What Defines Success?

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Reply Fri 17 Jul, 2009 01:50 pm
What defines success in one's life? Is it money, is it materialistic things, is it happiness? One definition of success is the attainment of money, wealth, position, honors, or the like. For a person to be successful do they have to have a lot of money? or is it that we think that having a lot of money means that you are successful? In the definition that I described it says the attainment of money yet it is not precise as to the amount. This also leaves me to thinking; if one goes through life to a ripe old age; does that constitute as having a successful life?

It appears to me that we tend to use success as a measuring tool based on one's social status. When we see a person driving a nice car, living in a nice house, or having a large sum of money; we are quick to conclude that this person is successful; but is this the fact? Could success be measured in such a form. My measurement of success may be totally different from the next man's/woman's measurement of success; so what do we use as a tool to measure this abstract form? Success has no shape. Does the social status of the individual define's one's success and can it be used as a measuring tool?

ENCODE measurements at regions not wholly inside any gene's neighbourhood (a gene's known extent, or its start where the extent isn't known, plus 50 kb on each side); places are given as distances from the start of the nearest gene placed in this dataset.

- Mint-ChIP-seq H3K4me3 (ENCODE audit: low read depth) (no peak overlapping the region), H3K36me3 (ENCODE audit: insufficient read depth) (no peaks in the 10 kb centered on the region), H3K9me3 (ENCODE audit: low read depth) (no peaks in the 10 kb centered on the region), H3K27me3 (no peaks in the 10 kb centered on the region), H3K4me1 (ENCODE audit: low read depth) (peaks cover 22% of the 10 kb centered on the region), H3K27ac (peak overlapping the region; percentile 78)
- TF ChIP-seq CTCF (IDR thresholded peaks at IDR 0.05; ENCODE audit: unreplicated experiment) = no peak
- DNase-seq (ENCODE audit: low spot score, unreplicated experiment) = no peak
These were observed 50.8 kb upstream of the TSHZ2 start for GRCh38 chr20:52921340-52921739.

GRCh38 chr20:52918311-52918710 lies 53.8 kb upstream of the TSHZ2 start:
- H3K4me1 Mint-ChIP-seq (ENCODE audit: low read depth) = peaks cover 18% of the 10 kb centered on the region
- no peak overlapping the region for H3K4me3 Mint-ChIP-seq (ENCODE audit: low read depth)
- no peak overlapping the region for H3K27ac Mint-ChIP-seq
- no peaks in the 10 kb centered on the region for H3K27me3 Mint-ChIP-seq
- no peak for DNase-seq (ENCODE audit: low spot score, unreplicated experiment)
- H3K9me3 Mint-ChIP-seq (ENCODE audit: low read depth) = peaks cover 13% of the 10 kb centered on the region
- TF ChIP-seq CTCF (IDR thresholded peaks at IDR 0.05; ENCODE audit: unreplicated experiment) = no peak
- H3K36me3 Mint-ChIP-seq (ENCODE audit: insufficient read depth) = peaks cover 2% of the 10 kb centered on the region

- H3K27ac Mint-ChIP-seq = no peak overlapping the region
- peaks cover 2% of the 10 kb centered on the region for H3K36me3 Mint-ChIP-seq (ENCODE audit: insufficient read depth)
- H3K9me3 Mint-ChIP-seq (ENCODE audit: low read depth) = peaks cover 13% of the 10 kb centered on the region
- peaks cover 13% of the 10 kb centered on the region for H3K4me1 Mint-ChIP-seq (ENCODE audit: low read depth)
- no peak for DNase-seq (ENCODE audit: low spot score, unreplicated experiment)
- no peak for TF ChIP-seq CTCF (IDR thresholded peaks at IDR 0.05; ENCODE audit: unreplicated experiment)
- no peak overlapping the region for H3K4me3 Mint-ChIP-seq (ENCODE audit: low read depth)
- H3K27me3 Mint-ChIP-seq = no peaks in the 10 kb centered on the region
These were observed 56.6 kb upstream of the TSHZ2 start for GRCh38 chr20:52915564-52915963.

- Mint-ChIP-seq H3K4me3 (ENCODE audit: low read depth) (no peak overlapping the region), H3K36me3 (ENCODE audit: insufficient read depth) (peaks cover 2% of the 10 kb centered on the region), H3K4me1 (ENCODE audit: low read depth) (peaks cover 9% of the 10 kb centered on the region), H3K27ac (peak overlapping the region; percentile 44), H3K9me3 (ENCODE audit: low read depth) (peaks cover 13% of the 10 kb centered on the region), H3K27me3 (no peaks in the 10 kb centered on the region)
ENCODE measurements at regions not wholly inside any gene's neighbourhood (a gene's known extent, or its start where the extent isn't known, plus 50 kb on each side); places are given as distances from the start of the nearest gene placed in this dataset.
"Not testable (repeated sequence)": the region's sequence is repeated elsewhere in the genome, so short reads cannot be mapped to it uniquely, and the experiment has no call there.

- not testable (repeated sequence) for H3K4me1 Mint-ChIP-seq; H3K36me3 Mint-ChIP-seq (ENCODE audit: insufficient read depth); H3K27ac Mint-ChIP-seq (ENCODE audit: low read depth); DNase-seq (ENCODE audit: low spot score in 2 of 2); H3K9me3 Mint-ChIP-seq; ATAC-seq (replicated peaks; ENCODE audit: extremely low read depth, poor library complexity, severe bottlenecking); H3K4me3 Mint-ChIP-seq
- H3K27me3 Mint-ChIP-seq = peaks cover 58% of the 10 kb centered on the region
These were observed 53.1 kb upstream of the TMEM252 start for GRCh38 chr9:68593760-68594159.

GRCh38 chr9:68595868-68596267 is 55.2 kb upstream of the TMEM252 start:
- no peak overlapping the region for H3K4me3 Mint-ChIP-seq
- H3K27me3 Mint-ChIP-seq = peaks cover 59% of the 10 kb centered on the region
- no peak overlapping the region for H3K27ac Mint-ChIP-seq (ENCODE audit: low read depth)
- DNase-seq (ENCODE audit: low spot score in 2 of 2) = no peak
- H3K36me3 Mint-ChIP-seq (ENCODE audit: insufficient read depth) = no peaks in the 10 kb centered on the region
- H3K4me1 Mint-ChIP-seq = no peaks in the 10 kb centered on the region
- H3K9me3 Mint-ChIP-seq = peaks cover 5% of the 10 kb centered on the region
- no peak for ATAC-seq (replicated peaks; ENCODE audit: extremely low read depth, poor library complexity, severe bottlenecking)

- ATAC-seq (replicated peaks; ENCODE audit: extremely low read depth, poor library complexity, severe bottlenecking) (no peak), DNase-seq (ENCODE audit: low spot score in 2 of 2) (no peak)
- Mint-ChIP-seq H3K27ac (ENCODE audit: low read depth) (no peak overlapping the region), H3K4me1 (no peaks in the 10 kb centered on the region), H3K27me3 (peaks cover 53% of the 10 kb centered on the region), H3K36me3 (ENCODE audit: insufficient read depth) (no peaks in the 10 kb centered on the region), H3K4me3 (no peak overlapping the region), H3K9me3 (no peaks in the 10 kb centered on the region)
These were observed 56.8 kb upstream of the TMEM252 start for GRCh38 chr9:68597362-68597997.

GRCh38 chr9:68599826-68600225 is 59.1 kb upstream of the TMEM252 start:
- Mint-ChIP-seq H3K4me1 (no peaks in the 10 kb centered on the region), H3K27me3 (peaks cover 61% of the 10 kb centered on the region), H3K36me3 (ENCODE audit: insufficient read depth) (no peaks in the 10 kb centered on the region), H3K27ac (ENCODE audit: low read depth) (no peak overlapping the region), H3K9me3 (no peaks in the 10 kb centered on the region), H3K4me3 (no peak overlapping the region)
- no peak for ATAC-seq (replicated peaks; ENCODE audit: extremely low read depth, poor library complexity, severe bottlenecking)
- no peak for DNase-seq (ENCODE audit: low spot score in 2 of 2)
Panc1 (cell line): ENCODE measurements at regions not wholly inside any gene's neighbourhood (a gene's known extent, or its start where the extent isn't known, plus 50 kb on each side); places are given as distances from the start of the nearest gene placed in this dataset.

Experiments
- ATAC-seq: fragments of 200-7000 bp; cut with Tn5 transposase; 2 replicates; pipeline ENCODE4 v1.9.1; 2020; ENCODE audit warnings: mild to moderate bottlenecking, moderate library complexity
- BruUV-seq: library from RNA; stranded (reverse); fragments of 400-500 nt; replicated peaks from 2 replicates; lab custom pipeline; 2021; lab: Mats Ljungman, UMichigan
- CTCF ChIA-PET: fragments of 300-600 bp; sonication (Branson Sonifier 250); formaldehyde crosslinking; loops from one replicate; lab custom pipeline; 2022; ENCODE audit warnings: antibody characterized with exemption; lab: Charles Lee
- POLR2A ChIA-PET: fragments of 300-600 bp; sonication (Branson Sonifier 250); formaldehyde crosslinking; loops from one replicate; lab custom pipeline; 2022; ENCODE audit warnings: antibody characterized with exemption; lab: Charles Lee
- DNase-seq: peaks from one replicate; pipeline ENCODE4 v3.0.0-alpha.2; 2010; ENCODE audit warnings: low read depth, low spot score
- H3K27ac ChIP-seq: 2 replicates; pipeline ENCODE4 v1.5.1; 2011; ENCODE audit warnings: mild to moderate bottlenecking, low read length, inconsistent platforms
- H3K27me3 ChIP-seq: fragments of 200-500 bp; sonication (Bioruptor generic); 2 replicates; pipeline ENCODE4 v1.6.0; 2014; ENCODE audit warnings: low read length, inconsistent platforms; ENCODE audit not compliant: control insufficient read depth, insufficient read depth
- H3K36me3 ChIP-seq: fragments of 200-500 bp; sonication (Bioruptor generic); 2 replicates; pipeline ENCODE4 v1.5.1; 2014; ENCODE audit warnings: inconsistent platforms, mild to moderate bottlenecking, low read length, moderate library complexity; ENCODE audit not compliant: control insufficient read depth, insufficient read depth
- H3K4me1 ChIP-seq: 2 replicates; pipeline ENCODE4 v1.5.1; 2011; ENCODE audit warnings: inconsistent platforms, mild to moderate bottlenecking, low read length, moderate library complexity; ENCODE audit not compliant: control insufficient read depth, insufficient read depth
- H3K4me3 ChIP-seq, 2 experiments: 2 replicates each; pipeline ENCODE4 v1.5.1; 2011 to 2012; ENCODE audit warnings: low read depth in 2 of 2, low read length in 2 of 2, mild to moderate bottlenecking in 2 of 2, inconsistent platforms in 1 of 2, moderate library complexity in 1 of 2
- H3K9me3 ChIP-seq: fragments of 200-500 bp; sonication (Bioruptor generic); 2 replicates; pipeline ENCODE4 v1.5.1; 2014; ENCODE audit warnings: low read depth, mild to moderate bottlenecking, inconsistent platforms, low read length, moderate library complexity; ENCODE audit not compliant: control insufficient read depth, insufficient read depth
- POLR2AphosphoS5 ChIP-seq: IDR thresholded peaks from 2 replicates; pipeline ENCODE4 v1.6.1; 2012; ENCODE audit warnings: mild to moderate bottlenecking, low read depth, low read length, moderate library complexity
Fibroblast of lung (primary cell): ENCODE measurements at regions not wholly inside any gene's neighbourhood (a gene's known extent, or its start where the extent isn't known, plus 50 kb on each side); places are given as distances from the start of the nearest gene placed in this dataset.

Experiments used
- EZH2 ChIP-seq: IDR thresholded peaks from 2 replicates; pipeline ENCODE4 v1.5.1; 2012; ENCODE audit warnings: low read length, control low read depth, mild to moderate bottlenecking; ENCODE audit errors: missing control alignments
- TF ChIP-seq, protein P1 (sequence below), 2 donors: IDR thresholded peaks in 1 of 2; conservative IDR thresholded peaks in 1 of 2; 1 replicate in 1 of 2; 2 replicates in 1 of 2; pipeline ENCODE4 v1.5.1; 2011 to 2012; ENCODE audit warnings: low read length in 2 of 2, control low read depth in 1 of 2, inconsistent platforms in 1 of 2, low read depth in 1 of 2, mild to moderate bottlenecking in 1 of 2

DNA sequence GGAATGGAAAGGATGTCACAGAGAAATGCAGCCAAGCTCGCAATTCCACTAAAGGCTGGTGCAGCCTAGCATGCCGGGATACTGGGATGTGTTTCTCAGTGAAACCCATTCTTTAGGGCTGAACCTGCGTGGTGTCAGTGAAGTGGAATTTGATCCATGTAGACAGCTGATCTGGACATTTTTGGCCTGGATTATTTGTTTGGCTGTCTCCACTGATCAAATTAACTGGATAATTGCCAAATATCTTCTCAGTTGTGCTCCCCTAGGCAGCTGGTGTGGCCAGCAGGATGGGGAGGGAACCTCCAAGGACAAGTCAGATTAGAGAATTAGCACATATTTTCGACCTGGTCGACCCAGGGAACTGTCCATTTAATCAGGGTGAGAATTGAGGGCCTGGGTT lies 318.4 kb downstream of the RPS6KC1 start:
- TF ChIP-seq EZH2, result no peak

VideCorSpoon
 
Reply Fri 17 Jul, 2009 04:38 pm
@MrEnigma,
I remember a little bit my grandpa used to tell me, which was (replacing the s-word with "crud"); Classic stuff, and I remember that to this day. But I definitely don't think that money is a defining factor in having a successful life. For instance, a drug dealer could have as much money as a doctor and if the same thing is asked, I wonder if the drug dealer would consider his/her life as successful compared to the other. But that's the rub though, isn't it? There are relative positions of what makes a person's life seem successful. Money is something I think is a byproduct of different successes though, not of a successful life. Gauging a successful life seems more abstract than business practice and so on. A successful life has to be something that, if you were stripped of everything you had in the manner of possessions and so on, you would still have a claim to a successful life.